'Chadian forces helped kill SA troops'

Deposed CAR leader Francois Bozize says Chadian Forces were among those who killed SA troops.

Central African Republic President Francois Bozize arrives before the round table of the partners of the Central African Republic held in Brussels on June 17, 2011. Picture: AFP

JOHANNESBURG/PRETORIA - Deposed Central African Republic (CAR) Leader Francois Bozize said on Tuesday Chadian Special Forces were among the rebels that ambushed and killed South African Parabats in Bangui last month.

According to the BBC, Bozize has turned on his former backers.

President Jacob Zuma arrived in Chad on Tuesday for a special regional summit to discuss the future of the CAR, which is now under rebel control.

The President said the outcome of this meeting will determine the next step.

"We have to take out a decision on the basis of the discussion and consultations with region as well as with the African Union."

Bozize was furious he was not invited to the Nd'jamena Summit.

But the man who ousted him, Michel Djotodia, will be attending the summit.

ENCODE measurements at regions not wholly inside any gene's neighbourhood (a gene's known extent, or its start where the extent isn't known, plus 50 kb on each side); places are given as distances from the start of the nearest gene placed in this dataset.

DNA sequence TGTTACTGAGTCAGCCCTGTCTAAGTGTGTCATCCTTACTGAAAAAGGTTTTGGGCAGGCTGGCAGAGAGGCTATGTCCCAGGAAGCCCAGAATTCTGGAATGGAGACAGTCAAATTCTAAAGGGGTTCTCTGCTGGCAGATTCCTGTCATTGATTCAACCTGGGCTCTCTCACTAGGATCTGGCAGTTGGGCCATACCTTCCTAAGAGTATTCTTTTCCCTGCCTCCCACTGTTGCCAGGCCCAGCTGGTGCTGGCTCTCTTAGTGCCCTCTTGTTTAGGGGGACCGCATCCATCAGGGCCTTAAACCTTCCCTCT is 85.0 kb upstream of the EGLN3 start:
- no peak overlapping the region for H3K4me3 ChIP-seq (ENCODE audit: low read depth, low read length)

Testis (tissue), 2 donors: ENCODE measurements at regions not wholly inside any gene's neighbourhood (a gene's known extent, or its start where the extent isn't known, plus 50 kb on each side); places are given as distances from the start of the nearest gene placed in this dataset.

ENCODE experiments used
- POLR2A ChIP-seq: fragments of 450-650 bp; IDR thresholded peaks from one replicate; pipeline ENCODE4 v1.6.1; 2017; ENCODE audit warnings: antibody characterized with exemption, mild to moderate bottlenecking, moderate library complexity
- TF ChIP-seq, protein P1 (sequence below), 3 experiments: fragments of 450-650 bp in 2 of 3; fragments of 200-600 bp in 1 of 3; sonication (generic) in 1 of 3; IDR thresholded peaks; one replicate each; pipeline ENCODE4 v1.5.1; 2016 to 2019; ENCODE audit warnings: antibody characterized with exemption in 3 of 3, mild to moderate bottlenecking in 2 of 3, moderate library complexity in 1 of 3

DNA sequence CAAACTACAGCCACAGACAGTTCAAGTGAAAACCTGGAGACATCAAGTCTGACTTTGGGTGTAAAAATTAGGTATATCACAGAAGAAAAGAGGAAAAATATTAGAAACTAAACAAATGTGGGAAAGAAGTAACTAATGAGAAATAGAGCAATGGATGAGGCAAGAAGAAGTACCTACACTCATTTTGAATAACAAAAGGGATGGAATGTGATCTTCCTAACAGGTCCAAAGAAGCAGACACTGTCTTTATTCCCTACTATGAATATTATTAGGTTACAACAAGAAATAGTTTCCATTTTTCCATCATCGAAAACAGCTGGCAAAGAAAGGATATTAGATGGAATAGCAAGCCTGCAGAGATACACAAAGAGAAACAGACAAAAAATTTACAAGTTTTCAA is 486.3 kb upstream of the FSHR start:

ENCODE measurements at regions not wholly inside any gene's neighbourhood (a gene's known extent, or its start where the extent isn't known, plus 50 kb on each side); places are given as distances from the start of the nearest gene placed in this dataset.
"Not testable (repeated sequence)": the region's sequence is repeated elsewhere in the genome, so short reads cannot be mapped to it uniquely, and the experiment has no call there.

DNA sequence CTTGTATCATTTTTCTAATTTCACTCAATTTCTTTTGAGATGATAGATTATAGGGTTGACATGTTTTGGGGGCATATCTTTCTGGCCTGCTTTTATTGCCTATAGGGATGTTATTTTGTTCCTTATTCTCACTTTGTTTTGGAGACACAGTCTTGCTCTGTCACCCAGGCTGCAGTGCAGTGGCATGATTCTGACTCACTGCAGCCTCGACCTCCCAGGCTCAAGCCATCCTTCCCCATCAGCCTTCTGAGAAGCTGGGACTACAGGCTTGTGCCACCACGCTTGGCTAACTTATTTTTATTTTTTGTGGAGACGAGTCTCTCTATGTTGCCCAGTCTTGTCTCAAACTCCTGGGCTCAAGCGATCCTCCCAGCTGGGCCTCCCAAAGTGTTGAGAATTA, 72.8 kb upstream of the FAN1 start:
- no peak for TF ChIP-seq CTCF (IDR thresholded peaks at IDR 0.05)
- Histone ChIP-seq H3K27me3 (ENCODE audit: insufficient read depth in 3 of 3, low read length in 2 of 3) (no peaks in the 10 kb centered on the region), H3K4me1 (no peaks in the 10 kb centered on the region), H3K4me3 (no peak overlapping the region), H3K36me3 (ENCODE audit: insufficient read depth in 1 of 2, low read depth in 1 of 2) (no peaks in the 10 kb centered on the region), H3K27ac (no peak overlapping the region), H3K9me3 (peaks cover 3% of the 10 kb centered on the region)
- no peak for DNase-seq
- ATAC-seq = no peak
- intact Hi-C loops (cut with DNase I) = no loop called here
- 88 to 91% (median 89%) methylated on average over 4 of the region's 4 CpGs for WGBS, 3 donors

Being abandoned by his former backers, Idris Deby of Chad and Denis Sasungesu of Congo Brazzaville spelled the end for Bozize, who is now seeking asylum in Benin.

Zuma saw both Deby and Sasungesu in South Africa last week after the BRICS Summit.

There's been no official account of that meeting, but sources say Central African developments and the death of the South African troops on Bangui loomed large.

As the South African government tries to silence the debate about the CAR deployment, there's still no official word on how many soldiers remain in that country.

A total of 13 soldiers deployed to CAR were killed in a battle with Seleka rebels over a week ago while almost 30 others were injured.

The South African National Defence Force (SANDF) would not comment on reports that almost all of the troops have since been withdrawn.

Zuma spoke at a memorial service for the soldiers in Pretoria on Tuesday and claimed the problem with South Africans is that too many people are trying to run the country.

Zuma said there's a deliberate effort to distort the purpose of the deployment while questions about military strategy pose a risk to national security.

Law experts and unions said these comments show a lack of accountability since an informed public lies at the heart of any democracy.

_*NOTE: To view Zuma's speech at the memorial, click here_